Some Westmoreland County inmates to get anti-addiction drug
Westmoreland County Prison inmates can receive one free dose of an anti-addiction drug under a new program scheduled to begin July 1.
Warden John Walton said Monday that inmates who qualify will be administered a dose of Vivitrol shortly before their release. Vivitrol, the brand name of naltrexone, is a non-narcotic injection that blocks a drug user from getting high. Perhaps more than that, the drug blocks the cravings that lead to so many relapses.
“This will be voluntary,” Walton told members of the county's prison board.
The eight-week program will be open to 10 inmates at a time who are serving sentences of at least 90 days in the jail. Inmates must be medically cleared for participation, then agree to complete eight group and two one-on-one counseling sessions before they receive the Vivitrol dose.
Eligibility will be determined by jail counselors and the facility's medical staff. The dosage will be injected days before an inmate is set to be released.
Alkermes Inc., the maker of Vivitrol, will donate the initial dose, Walton said.
A single dose of Vivitrol could cost as much as $1,200, said Liz Comer, director of clinical and case management services for the Westmoreland County Drug and Alcohol Commission.
Tim Phillips, executive director of the county's drug task force, said the program could make a difference in curbing the opioid epidemic plaguing the county.
“It's about time,” Phillips said. “Everybody should be offered it. We should do whatever we can do to save lives.”
Once an inmate in the program is released, they will have to take a Vivitrol dose once a month and continue counseling.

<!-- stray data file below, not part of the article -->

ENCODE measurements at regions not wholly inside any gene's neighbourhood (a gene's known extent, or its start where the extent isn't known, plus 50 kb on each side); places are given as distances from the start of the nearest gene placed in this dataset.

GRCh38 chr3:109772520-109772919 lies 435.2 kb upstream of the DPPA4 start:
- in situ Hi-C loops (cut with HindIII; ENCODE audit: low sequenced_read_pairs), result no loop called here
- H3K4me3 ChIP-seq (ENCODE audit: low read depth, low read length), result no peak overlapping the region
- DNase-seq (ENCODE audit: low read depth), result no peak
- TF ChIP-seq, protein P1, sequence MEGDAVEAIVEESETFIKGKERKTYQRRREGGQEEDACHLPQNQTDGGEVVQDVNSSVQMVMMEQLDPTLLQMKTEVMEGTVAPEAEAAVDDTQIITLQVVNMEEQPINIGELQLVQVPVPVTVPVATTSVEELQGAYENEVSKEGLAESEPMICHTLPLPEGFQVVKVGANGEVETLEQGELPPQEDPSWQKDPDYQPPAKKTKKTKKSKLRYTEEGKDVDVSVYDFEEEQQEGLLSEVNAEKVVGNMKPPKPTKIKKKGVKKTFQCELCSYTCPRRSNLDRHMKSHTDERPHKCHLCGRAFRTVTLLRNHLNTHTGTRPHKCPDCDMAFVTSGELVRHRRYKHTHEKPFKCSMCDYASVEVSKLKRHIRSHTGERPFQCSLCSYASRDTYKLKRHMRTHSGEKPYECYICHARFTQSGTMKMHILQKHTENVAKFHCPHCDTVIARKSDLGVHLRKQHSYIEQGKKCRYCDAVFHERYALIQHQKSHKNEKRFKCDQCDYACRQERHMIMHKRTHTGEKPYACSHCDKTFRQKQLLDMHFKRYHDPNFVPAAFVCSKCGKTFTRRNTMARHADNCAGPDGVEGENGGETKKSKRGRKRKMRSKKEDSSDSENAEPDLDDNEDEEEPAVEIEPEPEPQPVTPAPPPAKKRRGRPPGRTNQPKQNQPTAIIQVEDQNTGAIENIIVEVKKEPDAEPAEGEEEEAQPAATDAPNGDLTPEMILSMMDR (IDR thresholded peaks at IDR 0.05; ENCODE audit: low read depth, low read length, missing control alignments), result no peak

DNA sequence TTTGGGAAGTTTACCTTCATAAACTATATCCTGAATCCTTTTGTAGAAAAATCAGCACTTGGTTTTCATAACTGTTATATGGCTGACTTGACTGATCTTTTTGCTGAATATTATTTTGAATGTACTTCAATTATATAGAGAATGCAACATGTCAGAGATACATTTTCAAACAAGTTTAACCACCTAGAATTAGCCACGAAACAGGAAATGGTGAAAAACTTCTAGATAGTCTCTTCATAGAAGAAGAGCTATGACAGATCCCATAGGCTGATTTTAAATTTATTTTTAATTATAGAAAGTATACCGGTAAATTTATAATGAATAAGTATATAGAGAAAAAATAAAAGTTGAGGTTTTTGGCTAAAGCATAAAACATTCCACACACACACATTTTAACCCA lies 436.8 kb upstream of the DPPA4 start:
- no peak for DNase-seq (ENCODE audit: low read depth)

The drug and alcohol commission will cover the cost of a second dose for inmates, as well as pay for counseling services in the jail and additional sessions for participants once they are released.
“This is something we've wanted to do for a long time,” Comer said.
For more than a decade, county leaders have struggled to find solutions for the opioid epidemic, which caused 838 overdose deaths from 2006-17 and strained government services, including those at the jail.
Walton said about 66 percent of all new inmates who enter the jail require drug detoxification services. About 150 new inmates last month had addiction issues, Walton said.
County commissioners said taxpayers will pay nothing for the Vivitrol program.
“This is an available option we are trying. If we can help a couple of inmates get their life on track, it will be worth it,” said Commissioner Gina Cerilli.
Commissioner Ted Kopas said Vivitrol is a piece of the county's ongoing efforts to slow the drug epidemic and could reduce the number of addicted inmates who continually return to jail.
“There is not a single solution to this problem, but it is an important start. We have to try to keep people from coming back to our jail and to save lives,” Kopas said.
Rich Cholodofsky is a Tribune-Review staff writer. Reach him at 724-830-6293 or email@example.com.